Wasserstein discriminant analysis
Wasserstein discriminant analysis (WDA) is a new supervised linear dimensionality reduction algorithm. Following the blueprint of classical Fisher Discriminant Analysis, WDA selects the projection matrix that maximizes the ratio of the dispersion of projected points pertaining to different classes and the dispersion of projected points belonging to a same class. To quantify dispersion, WDA uses regularized Wasserstein distances. Thanks to the underlying principles of optimal transport, WDA is able to capture both global (at distribution scale) and local (at samples’ scale) interactions between classes. In addition, we show that WDA leverages a mechanism that induces neighborhood preservation. Regularized Wasserstein distances can be computed using the Sinkhorn matrix scaling algorithm; the optimization problem of WDA can be tackled using automatic differentiation of Sinkhorn’s fixed-point iterations. Numerical experiments show promising results both in terms of prediction and visualization on toy examples and real datasets such as MNIST and on deep features obtained from a subset of the Caltech dataset.
KeywordsLinear discriminant analysis Optimal transport Wasserstein distance
- Bach, F. R., Lanckriet, G. R., & Jordan, M. I. (2004). Multiple kernel learning, conic duality, and the smo algorithm. In: Proceedings of the twenty-first international conference on Machine learning. ACM, p. 6Google Scholar
- Courty, N., Flamary, R., Tuia, D., & Rakotomamonjy, A. (2016). Optimal transport for domain adaptation. IEEE Transactions on Pattern Analysis and Machine Intelligence.Google Scholar
- Cuturi, M. (2013). Sinkhorn distances: Lightspeed computation of optimal transport. In NIPS, pp. 2292–2300Google Scholar
- Cuturi, M., & Doucet, A. (2014). Fast computation of wasserstein barycenters. In ICML.Google Scholar
- Donahue, J., Jia, Y., Vinyals, O., Hoffman, J., Zhang, N., Tzeng, E., et al. (2014). DeCAF: A deep convolutional activation feature for generic visual recognition. In Proceedings of The 31st international conference on machine learning, pp. 647–655.Google Scholar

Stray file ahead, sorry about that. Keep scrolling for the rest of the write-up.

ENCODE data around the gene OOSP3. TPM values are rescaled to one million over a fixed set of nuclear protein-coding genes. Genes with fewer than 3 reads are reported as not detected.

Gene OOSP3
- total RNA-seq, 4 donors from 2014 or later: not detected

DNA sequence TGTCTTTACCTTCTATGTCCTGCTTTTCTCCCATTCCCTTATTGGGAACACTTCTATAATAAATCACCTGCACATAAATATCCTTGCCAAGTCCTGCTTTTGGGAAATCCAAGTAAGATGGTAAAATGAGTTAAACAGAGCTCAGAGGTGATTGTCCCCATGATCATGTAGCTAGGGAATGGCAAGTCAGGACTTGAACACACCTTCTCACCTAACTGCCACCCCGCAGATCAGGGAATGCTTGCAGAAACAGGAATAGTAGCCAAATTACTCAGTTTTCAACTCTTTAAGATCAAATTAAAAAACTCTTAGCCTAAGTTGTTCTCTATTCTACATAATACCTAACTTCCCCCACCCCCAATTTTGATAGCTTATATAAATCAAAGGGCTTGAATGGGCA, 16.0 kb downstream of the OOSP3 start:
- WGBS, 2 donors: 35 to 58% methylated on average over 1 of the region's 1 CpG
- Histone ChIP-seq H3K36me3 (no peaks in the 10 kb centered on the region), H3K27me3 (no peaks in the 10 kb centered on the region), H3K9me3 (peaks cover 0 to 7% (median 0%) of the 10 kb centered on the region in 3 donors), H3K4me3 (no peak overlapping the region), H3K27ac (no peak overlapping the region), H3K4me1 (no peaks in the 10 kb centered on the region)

- Emigh, M., Kriminger, E., & Prîncipe J. C. (2015). Linear discriminant analysis with an information divergence criterion. In 2015 International joint conference on neural networks (IJCNN). IEEE, pp. 1–6Google Scholar
- Fern, X. Z., & Brodley, C. E. (2003). Random projection for high dimensional data clustering: A cluster ensemble approach. In ICML, Vol. 3, pp. 186–193.Google Scholar
- Flamary, R., & Courty, N. (2017). Pot python optimal transport libraryGoogle Scholar
- Frogner, C., Zhang, C., Mobahi, H., Araya, M., & Poggio, T. (2015). Learning with a wasserstein loss. In NIPS, pp. 2044–2052Google Scholar
- Giraldo, L. G. S., Principe, J. C. (2013). Information theoretic learning with infinitely divisible kernels. In Proceedings of the first international conference on representation learning (ICLR), pp. 1–8Google Scholar
- Griffin, G., Holub, A., & Perona, P. (2007). Caltech-256 object category dataset. Technical report. CNS-TR-2007-001, California Institute of Technology.Google Scholar
- Huang, G., Guo, C., Kusner, M.J., Sun, Y., Sha, F., Weinberger, K.Q. (2016). Supervised word mover’s distance. In: Advances in Neural Information Processing Systems, pp 4862–4870Google Scholar
- Lichman, M. (2013). UCI machine learning repository. http://archive.ics.uci.edu/ml.
- Mueller, J., & Jaakkola, T. (2015). Principal differences analysis: Interpretable characterization of differences between distributions. In NIPS, pp. 1693–1701.Google Scholar
- Petersen, K. B., Pedersen, M. S., et al. (2008). The matrix cookbook. Technical University of Denmark, 7, 15.Google Scholar
- Peyré, G., & Cuturi, M. (2018). Computational optimal transport. Foundations and Trends in Computer Science (to be published). https://optimaltransport.github.io.
- Schmidt, M. (2008). Minconf-projection methods for optimization with simple constraints in matlab.Google Scholar
- Schölkopf, B., & Smola, A. J. (2002). Learning with kernels: Support vector machines, regularization, optimization, and beyond. Cambridge: MIT Press.Google Scholar
- Seguy, V., & Cuturi, M. (2015). Principal geodesic analysis for probability measures under the optimal transport metric. In NIPS, pp. 3294–3302.Google Scholar
- Solomon, J., Rustamov, R., Leonidas, G., & Butscher, A. (2014). Wasserstein propagation for semi-supervised learning. In ICML, pp. 306–314.Google Scholar
- Tangkaratt, V., Sasaki, H., & Sugiyama, M. (2015). Direct estimation of the derivative of quadratic mutual information with application in supervised dimension reduction. arXiv preprint arXiv:1508.01019.
- Van Der Maaten, L., Postma, E., & Van den Herik, J. (2009). Dimensionality reduction: A comparative review. Journal of Machine Learning Research, 10, 66–71.Google Scholar
- Xing, E. P., Ng, A. Y., Jordan, M. I., & Russell, S. (2003). Distance metric learning with application to clustering with side-information. Advances in Neural Information Processing Systems, 15, 505–512.Google Scholar